1. Keep it simple
- Plan small steps at a time, setting achievable goals.
- Remember this is about patient care, not 'doing audit' or 'doing guidelines'.
- Teamwork is essential. This requires motivation and enthusiasm, but working and learning together can be a rewarding experience.
2. How do you identify areas of patient care that could be improved?
- What are the practice, local and national priorities?
3. Where are you now?
- A local audit package may be able to help you, or you could design your own simple assessment of current practice.
4. Where do you want to be?
- Are there suitable guidelines to help?
- What are the key recommendations you aim to adopt?
- Don't try to implement the whole set of guidelines pick out the most important recommendations and use these as your target.
5. How will you get there?
- Changing clinical practice takes planning and teamwork.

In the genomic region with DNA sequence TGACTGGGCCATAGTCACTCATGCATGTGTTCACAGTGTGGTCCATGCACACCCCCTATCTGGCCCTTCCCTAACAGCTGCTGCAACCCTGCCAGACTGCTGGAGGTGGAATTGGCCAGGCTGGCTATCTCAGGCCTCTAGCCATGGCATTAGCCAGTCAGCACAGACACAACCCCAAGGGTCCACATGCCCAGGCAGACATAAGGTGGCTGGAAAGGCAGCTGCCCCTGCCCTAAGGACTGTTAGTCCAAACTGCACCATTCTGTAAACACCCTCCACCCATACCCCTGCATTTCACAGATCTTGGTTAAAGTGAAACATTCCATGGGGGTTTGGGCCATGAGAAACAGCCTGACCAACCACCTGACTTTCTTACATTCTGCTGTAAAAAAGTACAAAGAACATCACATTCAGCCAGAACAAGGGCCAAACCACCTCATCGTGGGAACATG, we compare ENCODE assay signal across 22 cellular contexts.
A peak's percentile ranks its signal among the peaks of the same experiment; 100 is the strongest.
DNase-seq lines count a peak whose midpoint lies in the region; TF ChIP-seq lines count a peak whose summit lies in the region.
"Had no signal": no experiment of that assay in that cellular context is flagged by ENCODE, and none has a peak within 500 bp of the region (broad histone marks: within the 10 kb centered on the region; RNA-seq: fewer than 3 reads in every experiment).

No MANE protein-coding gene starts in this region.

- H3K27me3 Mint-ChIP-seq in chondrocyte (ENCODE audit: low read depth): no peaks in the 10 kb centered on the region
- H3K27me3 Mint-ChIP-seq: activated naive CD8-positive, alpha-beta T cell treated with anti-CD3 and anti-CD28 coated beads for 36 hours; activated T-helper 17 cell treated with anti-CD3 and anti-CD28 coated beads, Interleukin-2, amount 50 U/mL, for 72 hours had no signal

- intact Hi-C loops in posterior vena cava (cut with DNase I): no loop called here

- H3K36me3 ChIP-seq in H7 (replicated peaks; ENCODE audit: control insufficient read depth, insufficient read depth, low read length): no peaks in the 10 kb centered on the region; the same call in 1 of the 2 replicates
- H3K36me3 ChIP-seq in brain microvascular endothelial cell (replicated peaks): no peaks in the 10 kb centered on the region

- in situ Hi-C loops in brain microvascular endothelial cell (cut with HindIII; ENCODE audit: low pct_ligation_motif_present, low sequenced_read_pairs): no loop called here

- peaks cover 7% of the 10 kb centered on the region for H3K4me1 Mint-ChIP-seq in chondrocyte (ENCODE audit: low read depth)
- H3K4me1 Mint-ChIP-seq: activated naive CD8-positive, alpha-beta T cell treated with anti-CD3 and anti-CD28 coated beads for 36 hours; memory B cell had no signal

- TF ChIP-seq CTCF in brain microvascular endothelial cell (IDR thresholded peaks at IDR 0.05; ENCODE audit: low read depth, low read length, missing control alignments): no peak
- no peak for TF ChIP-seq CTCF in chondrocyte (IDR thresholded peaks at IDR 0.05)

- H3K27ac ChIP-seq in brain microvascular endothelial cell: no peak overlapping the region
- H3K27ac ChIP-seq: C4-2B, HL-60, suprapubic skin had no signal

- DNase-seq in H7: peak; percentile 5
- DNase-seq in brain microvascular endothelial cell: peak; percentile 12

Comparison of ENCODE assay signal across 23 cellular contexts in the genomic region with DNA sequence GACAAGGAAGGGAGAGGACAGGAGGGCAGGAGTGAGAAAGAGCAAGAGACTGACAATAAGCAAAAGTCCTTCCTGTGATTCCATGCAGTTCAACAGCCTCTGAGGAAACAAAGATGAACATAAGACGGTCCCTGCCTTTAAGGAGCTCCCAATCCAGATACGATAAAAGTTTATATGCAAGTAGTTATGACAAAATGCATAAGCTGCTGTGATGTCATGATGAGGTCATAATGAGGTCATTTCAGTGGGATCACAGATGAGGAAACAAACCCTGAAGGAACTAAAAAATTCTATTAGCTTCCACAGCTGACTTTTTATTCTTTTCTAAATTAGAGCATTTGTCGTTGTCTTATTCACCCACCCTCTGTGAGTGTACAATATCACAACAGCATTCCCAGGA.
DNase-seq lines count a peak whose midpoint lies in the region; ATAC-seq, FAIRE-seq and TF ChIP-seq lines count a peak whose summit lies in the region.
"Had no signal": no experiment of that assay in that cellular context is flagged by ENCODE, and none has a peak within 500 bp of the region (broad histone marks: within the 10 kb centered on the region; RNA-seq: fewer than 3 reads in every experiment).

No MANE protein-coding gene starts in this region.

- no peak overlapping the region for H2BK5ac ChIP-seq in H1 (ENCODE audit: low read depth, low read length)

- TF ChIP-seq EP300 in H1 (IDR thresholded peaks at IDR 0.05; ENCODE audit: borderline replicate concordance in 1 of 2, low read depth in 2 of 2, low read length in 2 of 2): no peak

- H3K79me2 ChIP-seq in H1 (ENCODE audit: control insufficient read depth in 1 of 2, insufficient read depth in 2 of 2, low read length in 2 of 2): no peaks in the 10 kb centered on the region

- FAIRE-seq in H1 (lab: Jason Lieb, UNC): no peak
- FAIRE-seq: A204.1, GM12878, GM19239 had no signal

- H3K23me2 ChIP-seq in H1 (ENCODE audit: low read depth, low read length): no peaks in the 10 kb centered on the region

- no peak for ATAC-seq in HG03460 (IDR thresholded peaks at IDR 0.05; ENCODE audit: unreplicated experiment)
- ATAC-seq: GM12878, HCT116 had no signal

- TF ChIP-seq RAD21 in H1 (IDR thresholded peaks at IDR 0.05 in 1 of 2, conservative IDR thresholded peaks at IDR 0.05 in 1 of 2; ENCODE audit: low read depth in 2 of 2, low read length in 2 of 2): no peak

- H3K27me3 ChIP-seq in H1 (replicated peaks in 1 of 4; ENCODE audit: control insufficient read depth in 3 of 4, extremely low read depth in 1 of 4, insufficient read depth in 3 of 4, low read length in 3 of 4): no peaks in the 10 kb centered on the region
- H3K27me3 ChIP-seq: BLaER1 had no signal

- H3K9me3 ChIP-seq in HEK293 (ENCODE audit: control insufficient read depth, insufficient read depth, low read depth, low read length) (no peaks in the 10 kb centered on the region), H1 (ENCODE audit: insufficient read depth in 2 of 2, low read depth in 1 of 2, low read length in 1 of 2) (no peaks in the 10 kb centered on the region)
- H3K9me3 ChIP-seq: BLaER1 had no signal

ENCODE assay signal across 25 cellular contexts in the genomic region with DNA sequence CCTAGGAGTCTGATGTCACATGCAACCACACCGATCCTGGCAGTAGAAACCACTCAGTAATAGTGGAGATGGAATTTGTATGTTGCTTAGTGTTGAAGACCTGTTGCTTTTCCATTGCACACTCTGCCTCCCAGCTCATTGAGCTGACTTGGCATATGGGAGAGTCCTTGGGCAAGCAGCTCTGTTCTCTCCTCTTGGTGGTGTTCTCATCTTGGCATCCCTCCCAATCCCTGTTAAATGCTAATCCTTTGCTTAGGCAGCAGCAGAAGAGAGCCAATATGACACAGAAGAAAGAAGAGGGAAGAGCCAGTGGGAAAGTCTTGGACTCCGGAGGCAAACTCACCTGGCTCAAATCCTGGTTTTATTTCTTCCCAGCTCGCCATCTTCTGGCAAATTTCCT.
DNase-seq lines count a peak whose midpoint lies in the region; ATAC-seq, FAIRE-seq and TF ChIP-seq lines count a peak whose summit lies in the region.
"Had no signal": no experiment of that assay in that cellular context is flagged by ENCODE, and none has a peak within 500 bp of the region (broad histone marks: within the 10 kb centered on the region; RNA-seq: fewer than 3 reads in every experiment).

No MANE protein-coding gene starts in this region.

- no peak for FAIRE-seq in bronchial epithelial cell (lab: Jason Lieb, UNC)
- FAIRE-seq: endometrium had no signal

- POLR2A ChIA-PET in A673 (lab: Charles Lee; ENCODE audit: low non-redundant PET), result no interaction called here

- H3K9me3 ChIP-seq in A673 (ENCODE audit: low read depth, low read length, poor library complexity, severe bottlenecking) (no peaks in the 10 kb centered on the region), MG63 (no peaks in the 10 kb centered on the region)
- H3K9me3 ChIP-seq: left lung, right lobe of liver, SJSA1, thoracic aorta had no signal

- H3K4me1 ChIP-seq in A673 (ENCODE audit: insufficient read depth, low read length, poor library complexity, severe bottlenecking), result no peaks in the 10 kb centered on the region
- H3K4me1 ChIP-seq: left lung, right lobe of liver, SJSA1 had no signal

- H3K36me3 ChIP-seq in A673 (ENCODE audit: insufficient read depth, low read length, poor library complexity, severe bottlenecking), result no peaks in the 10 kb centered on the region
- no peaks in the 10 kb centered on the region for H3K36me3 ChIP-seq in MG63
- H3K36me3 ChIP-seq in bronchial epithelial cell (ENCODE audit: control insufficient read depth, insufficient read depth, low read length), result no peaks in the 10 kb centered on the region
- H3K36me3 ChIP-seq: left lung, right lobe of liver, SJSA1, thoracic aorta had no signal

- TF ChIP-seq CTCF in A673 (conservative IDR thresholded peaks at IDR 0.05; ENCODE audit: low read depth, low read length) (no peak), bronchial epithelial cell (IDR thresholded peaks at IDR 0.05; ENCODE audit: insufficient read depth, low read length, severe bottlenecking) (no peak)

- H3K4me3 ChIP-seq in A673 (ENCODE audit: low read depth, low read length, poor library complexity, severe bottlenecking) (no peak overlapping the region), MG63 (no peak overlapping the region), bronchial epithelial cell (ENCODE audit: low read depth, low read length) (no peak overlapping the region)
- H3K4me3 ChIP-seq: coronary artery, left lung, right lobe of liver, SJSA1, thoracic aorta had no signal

- Take your time and think things through. Consider how you will record information, recruit patients, and provide educational support for both the team and your patients.
- Who will be responsible for implementation, and what is a realistic time-scale?
6. How will you know how well you are doing and how will you continue to provide this quality of care?
- Audit will help but this requires continuous monitoring, not just a 'dip-stick' approach. Feedback is important and helps to encourage everyone to keep going.
The RCGP in Scotland is actively involved in developing tools to help practices implement the national guidelines produced by Scottish Intercollegiate Guidelines Network (SIGN). These tools include the production of primary care summaries of the key recommendations from the guidelines, and educational packages to support specific guidelines.
For more information please contact:
- Dr Patricia Donald RCGP Guideline Coordinator
- Anne Farquharson RCGP Guideline Facilitator
Post: Royal College of Physicians, 9 Queen Street, Edinburgh EH2 1JQ
Tel: 0131 225 7324